Based on the work of noted historian John Lukacs, especially his book “Five Days in London: May 1940,” the film has received praise from Churchill scholars for its historical authenticity, with the exception of one sequence towards the climax of the film.
Screenwriter Andrew McCarten imagined a scene in which Churchill takes the London Underground to Westminster, and his conversations with ordinary British subjects during the ride give him the courage to continue the fight against Nazidom.
Critics for a number of outlets have criticized the scene as an ahistorical contrivance — which it is. There is no record of Churchill ever taking such a trip. That said, the scene still conveys an historical truth about Churchill: He took his strength and courage from the people of the British Empire.
“Their will was resolute and remorseless and, as it proved, unconquerable,” Churchill said in a 1954 speech. “It was a nation and race dwelling all round the globe that had the lion heart. I had the luck to be called upon to give the roar.”
In this sense, the message of “Darkest Hour” reflects the message of another 2017 war movie set in 1940, Christopher Nolan’s “Dunkirk.”
Unlike “Darkest Hour,” Nolan’s film forgoes historical exposition. Instead, it focuses on the men enduring the war on the frontlines and their miraculous salvation. Nolan strips down the war epic’s formula precisely because he wants to show the remarkable courage of the average Briton which Churchill praised so highly.
Both films end with a recitation of Churchill’s June 4, 1940 “We shall fight on the beaches” speech. In “Dunkirk,” one of the rescued soldiers quietly reads it aloud out of the newspaper, and in “Darkest Hour” Oldman performs it in all its glory.
The speech serves, in both cases, as an articulation of a deep truth: British resistance to the forces of tyranny saved the world. The days surrounding the evacuation of Dunkirk may have been Britain’s darkest hour, but it was also her finest hour.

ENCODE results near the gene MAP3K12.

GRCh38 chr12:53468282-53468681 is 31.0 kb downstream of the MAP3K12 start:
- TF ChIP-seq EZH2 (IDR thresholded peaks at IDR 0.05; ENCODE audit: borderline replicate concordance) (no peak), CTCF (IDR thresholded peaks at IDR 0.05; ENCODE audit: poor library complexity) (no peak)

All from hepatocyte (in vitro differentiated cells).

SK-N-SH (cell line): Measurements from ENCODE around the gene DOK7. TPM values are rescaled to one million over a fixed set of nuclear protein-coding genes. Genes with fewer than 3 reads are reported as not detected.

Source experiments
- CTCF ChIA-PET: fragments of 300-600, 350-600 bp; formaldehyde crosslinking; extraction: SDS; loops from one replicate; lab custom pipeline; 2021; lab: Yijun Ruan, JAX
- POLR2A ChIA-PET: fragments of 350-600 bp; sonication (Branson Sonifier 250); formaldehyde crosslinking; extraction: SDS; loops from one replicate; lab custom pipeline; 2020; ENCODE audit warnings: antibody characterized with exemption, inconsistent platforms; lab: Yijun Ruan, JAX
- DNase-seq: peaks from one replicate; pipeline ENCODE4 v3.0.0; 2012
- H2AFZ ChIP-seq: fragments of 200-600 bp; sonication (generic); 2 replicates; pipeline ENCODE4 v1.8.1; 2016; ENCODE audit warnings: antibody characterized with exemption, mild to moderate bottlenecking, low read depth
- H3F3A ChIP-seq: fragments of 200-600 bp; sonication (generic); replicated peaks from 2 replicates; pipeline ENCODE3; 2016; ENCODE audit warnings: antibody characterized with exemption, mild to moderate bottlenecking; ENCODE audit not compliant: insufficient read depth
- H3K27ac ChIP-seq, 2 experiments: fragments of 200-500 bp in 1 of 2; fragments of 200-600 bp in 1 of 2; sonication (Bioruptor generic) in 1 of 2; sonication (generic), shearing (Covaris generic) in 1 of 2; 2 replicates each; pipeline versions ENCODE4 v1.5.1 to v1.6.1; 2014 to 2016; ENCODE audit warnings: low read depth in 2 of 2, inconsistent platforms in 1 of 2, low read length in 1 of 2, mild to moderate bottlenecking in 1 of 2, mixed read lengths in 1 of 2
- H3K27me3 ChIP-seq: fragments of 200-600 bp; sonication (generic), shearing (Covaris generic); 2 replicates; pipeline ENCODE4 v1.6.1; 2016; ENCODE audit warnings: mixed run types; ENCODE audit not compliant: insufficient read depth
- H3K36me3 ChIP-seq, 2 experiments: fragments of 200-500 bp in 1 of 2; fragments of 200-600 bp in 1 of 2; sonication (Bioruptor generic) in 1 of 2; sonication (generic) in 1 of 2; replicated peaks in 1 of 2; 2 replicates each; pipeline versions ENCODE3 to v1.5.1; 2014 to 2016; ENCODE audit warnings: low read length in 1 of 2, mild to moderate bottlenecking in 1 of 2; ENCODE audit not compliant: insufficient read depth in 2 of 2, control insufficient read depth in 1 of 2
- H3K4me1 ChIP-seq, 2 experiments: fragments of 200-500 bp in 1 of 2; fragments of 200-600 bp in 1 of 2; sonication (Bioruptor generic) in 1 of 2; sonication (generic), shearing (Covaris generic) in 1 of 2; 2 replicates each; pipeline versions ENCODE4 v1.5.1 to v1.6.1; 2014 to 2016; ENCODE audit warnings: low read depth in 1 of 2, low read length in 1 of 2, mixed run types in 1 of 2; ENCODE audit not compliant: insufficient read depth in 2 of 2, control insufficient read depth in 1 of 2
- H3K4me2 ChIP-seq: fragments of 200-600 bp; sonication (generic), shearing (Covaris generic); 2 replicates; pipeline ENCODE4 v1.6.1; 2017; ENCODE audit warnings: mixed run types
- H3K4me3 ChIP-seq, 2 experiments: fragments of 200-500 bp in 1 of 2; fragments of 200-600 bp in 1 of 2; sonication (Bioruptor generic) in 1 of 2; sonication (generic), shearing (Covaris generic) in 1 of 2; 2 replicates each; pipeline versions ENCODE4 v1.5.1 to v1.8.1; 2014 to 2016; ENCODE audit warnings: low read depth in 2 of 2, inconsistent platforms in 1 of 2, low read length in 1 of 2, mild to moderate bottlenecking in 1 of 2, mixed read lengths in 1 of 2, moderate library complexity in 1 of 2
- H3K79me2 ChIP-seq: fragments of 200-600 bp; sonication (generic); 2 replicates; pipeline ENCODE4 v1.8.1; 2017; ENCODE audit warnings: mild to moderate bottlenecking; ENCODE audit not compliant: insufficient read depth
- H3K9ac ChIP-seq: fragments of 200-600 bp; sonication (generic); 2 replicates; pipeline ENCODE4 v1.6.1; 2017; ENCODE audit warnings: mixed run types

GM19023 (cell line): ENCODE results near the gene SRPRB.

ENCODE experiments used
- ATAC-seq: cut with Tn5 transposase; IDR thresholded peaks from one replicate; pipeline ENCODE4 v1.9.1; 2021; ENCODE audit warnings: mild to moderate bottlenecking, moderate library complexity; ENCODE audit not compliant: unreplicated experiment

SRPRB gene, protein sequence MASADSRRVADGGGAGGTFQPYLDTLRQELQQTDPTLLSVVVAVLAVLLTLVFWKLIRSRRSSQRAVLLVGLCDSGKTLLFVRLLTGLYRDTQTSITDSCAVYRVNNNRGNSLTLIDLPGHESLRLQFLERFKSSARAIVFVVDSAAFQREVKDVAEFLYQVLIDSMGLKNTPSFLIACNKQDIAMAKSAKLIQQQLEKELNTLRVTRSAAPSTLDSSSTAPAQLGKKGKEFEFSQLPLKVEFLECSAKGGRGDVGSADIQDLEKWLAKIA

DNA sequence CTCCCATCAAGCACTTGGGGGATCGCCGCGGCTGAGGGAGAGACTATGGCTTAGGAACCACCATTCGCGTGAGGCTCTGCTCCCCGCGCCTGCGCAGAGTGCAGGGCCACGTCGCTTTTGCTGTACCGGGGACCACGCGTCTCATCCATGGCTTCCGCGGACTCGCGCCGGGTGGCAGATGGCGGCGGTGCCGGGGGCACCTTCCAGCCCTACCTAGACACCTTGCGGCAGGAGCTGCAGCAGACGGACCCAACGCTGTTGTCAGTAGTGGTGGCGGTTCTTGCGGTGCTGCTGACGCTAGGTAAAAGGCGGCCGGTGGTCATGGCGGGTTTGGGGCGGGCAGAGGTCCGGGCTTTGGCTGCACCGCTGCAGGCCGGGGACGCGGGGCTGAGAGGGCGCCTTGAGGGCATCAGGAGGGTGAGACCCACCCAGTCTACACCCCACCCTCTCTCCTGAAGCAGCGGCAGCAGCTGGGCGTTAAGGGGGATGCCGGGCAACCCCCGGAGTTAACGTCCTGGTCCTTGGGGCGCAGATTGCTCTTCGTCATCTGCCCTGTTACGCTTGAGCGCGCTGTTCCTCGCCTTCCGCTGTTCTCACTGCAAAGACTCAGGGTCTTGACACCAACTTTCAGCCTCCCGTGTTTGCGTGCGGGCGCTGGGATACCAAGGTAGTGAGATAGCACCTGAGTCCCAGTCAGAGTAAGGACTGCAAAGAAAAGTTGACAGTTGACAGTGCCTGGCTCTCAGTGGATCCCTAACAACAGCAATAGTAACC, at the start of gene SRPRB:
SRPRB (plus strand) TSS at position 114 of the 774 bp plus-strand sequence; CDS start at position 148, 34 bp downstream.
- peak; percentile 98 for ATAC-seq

“We have no higher duty, and no more pressing duty, than to remind ourselves and our students, of political greatness, human greatness, of the peaks of human excellence,” Strauss said in his eulogy for Churchill. “For we are supposed to train ourselves and others in seeing things as they are, and this means above all in seeing their greatness and their misery, their excellence and their vileness, their nobility and their triumphs, and therefore never to mistake mediocrity, however brilliant, for true greatness.”
Churchill and the British people’s fight against Hitler’s onslaught was great because it represents the triumph of civilization over savagery, the victory of freedom over despotism, and the primacy of good over evil. They rallied when the world needed them most.
“It fell to me…to express [the British people’s] sentiments,” Churchill wrote in the second volume of his history of the war. “This I was able to do because they were mine also. There was a white glow, overpowering, sublime, which ran though our Island from end to end.”
The same white glow which then wreathed Great Britain and her allies now shines through in “Darkest Hour.” The film is a beautiful tribute to the greatness of the British people and the man who led them through the most terrible crisis of modern history.